The Food and Drug Administration announced today that it has approved Johnson & Johnson's tuberculosis drug Sirturo, the first drug to gain approval from the agency in 40 years that tackles the disease using a new mechanism of action..
Sirturo will be used as part of a combination therapy to treat adults infected with bacteria that are resistant to other drugs. The drug was approved based on just two phase 2 trials because of the unmet need for new antibiotics. In one trial, the drug cut the median time for treatment to 83 days, compared to 125 days for patients that received placebo.
Most of the potential patients reside outside the U.S. -- in 2011, there were only 10,528 patients that became sick with tuberculosis in the U.S., compared to 9 million worldwide -- and the drug will only be used on the subset of those who won't respond to currently available treatments because of potential side effects. The drug can affect the heart's electrical activity, which can lead to issues with heart rhythm. There were also more deaths in the Sirturo-treated group than the group treated with placebo, although it wasn't clear that the drug was the cause.
Sirturo, manufactured by Janssen Therapeutics, was approved under the FDA's accelerated approval program, which provides patients earlier access to promising new drugs while the company conducts additional studies to confirm the drug's clinical benefit and safe use. The drug was given fast-track designation, priority review, and orphan-product designation as it "demonstrated the potential to fill an unmet medical need, has the potential to provide safe and effective treatment where no satisfactory alternative therapy exists, and is intended to treat a rare disease," said the FDA.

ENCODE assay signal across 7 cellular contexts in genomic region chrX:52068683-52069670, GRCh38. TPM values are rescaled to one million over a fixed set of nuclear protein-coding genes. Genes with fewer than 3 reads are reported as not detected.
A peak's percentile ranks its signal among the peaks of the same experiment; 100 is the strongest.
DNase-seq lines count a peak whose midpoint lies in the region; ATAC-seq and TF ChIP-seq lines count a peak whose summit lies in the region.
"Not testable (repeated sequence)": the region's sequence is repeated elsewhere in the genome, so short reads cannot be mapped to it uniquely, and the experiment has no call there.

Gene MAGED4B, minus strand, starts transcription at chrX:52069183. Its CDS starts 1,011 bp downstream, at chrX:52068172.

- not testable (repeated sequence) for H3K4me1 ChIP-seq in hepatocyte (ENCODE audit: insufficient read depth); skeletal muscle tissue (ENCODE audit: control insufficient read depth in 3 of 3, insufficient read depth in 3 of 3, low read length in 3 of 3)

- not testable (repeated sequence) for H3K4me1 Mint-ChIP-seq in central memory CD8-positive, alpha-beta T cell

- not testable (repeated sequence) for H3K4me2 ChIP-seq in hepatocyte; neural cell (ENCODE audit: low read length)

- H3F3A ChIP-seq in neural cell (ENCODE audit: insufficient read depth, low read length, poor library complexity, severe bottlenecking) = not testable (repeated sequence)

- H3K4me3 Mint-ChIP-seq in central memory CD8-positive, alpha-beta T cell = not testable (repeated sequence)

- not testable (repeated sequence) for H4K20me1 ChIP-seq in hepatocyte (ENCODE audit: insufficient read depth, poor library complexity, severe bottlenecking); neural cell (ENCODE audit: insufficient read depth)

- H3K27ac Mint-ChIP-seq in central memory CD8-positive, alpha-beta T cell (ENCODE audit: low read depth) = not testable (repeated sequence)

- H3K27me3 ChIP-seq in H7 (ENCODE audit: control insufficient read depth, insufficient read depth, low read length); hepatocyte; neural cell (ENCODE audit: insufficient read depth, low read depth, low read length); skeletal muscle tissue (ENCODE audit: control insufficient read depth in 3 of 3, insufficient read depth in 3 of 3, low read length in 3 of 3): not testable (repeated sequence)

The article FDA OKs First TB Drug in 40 Years Tackling the Disease in a New Way originally appeared on Fool.com.Fool contributor Brian Orelli has no positions in the stocks mentioned above. The Motley Fool owns shares of Johnson & Johnson. Motley Fool newsletter services recommend Johnson & Johnson. Try any of our Foolish newsletter services free for 30 days. We Fools may not all hold the same opinions, but we all believe that considering a diverse range of insights makes us better investors. The Motley Fool has a disclosure policy.
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